This interactive animation focuses on the carbon cycle and includes embedded videos and captioned images to provide greater clarification and detail of the cycle than would be available by a single static visual alone.

This is a video that discusses how climate feedbacks influence global warming.

This three-panel figure is an infographic showing how carbon and oxygen isotope ratios, temperature, and carbonate sediments have changed during the Palaeocene-Eocene Thermal Maximum. The figure caption provides sources to scientific articles from which this data was derived. A graphic visualization from the Intergovernmental Panel on Climate Change shows the rapid decrease in carbon isotope ratios that is indicative of a large increase in the atmospheric greenhouse gases CO2 and CH4, which was coincident with approximately 5C of global warming.

This short animation helps demonstrate the difference between climate and weather by using the analogy of a leashed dog walking with a man.

This is a polar map of permafrost extent in the Northern Hemisphere. A sidebar explains how permafrost, as it forms and later thaws, serves as both a sink and source for carbon to the atmosphere. Related multimedia is a slideshow of permafrost scientists from U. of Alaska, Fairbanks, collecting permafrost data in the field.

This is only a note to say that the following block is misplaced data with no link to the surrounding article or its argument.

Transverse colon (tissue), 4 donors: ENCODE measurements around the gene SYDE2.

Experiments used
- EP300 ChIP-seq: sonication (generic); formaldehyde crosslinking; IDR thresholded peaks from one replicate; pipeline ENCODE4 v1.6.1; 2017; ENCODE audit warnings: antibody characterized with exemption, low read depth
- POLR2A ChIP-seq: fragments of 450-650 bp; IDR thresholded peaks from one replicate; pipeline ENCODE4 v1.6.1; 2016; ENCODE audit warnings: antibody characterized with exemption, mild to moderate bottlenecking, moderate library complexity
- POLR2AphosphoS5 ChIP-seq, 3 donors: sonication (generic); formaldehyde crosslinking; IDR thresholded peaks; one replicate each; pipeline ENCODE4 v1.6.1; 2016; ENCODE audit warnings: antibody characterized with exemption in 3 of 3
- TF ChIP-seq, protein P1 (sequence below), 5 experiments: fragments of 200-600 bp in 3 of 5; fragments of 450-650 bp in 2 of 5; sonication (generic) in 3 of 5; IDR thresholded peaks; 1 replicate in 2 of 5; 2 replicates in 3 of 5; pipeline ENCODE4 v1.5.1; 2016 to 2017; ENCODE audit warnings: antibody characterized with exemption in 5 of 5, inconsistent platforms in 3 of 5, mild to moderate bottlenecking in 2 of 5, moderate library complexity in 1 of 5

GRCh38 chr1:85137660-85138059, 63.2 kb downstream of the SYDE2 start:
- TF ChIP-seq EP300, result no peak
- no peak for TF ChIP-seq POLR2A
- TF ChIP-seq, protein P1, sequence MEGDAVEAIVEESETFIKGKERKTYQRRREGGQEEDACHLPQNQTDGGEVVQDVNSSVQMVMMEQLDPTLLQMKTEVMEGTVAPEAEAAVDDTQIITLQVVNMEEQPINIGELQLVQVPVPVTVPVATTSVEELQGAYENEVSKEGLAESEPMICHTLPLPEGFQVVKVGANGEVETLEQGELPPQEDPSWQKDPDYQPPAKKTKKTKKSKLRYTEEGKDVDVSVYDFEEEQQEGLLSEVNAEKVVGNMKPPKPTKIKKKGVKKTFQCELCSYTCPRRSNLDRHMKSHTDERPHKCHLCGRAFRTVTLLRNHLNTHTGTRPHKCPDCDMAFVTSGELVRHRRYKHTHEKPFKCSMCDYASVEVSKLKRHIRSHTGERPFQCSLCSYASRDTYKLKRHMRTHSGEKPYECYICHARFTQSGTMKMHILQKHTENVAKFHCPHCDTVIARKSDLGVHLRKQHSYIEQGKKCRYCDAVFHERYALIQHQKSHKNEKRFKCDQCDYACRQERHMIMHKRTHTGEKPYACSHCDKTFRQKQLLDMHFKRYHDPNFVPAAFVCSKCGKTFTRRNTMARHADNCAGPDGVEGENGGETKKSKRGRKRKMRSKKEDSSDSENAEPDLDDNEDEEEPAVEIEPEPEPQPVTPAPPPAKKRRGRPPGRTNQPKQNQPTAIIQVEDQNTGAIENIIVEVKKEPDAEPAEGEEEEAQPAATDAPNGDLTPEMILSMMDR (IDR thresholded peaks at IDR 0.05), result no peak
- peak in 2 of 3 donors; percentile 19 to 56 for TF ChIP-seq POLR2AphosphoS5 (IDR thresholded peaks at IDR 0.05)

This set of animations and interactive simulations from the Byrd Polar Research Center at Ohio State University helps students develop an understanding of models used to understand the Earth System. Students consider the types of data that need to be included in a climate model, looking at inputs and outputs as well as variables, such as land surface, and how to measure changes of different parts of Earth's surface over time.

This static image from NOAA's Pacific Marine Environmental Laboratory Carbon Program offers a visually compelling and scientifically sound image of the sea water carbonate chemistry process that leads to ocean acidification and impedes calcification.

This qualitative graphic illustrates the various factors that affect the amount of solar radiation hitting or being absorbed by Earth's surface such as aerosols, clouds, and albedo.

This video provides a good overview of ice-albedo feedback. Albedo-Climate feedback is a positive feedback that builds student understanding of climate change.

This visualization shows the molecular interaction of infrared radiation with various gases in the atmosphere. Focus is on the interaction with C02 molecules and resultant warming of the troposphere.